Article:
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Edouard Lalo (1823-92) is best known today for his instrumental works: the
Symphonie espagnole (which is, despite the title, a five-movement
violin concerto), the Symphony in G Minor, and perhaps some movements from his
ballet Namouna, a scintillating work that the young Debussy adored.
Two new recordings from highly acclaimed specialists Opera Rara -
Gounod La Colombe and Donizetti Le Duc d'Albe.
It is not often that a major work by a forgotten composer gets rediscovered
and makes an enormously favorable impression on today’s listeners. That has
happened, unexpectedly, with Herculanum, a four-act grand opera by
Félicien David, which in 2014 was recorded for the first time.
This recording, made in the Adrian Boult Hall at the Birmingham Conservatoire of Music in June 2014, is the fourth disc in SOMM’s series of recordings with Paul Spicer and the Birmingham Conservatoire Chamber Choir.
Félicien David’s intriguing Le désert, for vocal and orchestral forces plus narrator, was widely performed in its own day, then disappeared from the performing repertory for nearly a century.
This well-packed disc is a delight and a revelation. Until now, even the
most assiduous record collector had access to only a few of the nearly 100
songs published by Félicien David (1810-76), in recordings by such notable
artists as Huguette Tourangeau, Ursula Mayer-Reinach, Udo Reinemann, and Joan
Sutherland (the last-mentioned singing the duet “Les Hirondelles”
This new release of John Taverner’s virtuosic and florid Missa
Corona spinea (produced by Gimell Records) comes two years after The
Tallis Scholars’ critically esteemed recording of the composer’s
Missa Gloria tibi Trinitas, which topped the UK Specialist Classical
Album Chart for 6 weeks, and with which the ensemble celebrated their
40th anniversary. The recording also includes Taverner’s two
settings of Dum transisset Sabbatum.
Sounds swirl with an urgent emotionality and meandering virtuosity on Jonas Kaufmann’s new Puccini album—the “real one”, according
to Kaufmann, whose works were also released earlier this year on Decca records, allegedly without his approval.
Marion Cotillard and Marc Soustrot bring the drama to the sweeping score of Arthur Honegger’s Jeanne d’Arc au
bûcher, an adaptation of the Trial of Joan of Arc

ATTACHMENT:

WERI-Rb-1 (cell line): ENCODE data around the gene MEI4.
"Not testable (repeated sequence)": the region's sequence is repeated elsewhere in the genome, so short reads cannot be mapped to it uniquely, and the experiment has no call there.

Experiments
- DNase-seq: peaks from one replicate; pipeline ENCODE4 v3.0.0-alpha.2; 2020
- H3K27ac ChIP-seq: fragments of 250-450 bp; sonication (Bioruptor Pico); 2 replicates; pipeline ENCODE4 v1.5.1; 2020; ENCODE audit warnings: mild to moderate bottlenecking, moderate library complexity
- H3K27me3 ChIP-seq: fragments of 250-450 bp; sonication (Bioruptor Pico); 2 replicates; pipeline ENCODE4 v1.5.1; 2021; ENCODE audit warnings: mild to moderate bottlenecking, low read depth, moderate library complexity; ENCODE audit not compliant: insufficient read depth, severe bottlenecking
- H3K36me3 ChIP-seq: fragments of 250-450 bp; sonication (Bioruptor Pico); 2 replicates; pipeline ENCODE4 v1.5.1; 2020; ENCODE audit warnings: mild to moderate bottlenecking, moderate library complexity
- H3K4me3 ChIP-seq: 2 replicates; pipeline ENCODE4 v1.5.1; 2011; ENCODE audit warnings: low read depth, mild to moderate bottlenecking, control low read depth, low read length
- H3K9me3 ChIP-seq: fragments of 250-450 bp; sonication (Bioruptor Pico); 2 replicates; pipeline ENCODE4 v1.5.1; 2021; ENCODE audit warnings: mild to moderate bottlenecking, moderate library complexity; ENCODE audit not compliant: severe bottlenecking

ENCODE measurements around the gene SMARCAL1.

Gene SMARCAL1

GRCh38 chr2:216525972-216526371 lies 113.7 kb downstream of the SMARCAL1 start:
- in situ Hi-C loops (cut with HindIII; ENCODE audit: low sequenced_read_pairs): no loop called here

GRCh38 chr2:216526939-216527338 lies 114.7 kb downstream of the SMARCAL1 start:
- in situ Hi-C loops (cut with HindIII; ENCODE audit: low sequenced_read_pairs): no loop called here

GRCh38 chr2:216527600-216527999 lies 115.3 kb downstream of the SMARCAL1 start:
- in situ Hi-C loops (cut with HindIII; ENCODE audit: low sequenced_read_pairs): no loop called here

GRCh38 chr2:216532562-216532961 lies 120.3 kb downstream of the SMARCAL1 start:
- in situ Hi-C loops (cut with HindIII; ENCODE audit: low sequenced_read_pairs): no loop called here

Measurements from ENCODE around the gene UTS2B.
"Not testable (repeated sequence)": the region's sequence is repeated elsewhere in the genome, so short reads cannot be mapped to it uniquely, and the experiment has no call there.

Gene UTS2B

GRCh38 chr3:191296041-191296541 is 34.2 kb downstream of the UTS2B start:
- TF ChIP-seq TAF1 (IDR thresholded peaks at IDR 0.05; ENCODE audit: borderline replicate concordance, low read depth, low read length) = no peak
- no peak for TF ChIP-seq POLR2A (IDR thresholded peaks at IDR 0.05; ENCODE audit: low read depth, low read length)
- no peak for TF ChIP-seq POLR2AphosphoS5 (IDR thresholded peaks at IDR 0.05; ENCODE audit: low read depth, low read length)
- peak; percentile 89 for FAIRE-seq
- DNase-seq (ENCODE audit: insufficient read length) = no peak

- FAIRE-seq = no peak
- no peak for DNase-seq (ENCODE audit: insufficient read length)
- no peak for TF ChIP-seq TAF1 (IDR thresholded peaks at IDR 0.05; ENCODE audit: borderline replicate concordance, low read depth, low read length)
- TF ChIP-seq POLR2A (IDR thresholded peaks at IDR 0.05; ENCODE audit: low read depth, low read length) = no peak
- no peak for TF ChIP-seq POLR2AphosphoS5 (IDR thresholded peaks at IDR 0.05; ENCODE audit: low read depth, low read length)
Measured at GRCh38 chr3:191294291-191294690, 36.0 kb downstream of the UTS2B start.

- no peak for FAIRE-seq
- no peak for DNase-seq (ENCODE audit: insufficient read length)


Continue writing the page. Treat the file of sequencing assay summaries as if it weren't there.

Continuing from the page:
Stephen Paulus provided the musical world, and particularly the choral world, with music both provocative and pleasing through a combination of lyricism and a modern-Romantic tonal palette.
Richard Taruskin entitled his 1988 polemical critique of the notion of ‘authenticity’ in the context of historically informed performance, ‘The Pastness of the Present and the Presence of the Past’.
As the editor of Opera magazine, John Allison, notes in his editorial in the June issue, Donizetti fans are currently spoilt for choice, enjoying a ‘Donizetti revival’ with productions of several of the composer’s lesser known works cropping up in houses around the world.
Philippe Jaroussky lends poetry and poise to the sounds of nineteenth- and
Carolyn Sampson has long avoided the harsh glare of stardom but become a favourite singer for “those in the know” — and if you are not one of those it is about time you were.
This Winterreise is the final instalment of Matthias Goerne’s series of Schubert lieder for Harmonia Mundi and it brings the Matthias Goerne Schubert Edition, begun in 2008, to a dark, harrowing close.
This elegant, smartly-paced film turns Gluck’s Orfeo into a Dostoevskian study of a guilt-wracked misanthrope, portrayed by American countertenor Bejun Mehta.
We see the characters first in two boxes at an opera house. The five singers share a box and stare at the stage. But Konstanze’s eye is caught by a man in a box opposite: Bassa Selim (actor Tobias Moretti), who stares steadily at her and broods in voiceover at having lost her, his inspiration.
Richard Strauss may be most closely associated with the soprano voice but
this recording of a selection of the composer’s lieder by baritone Thomas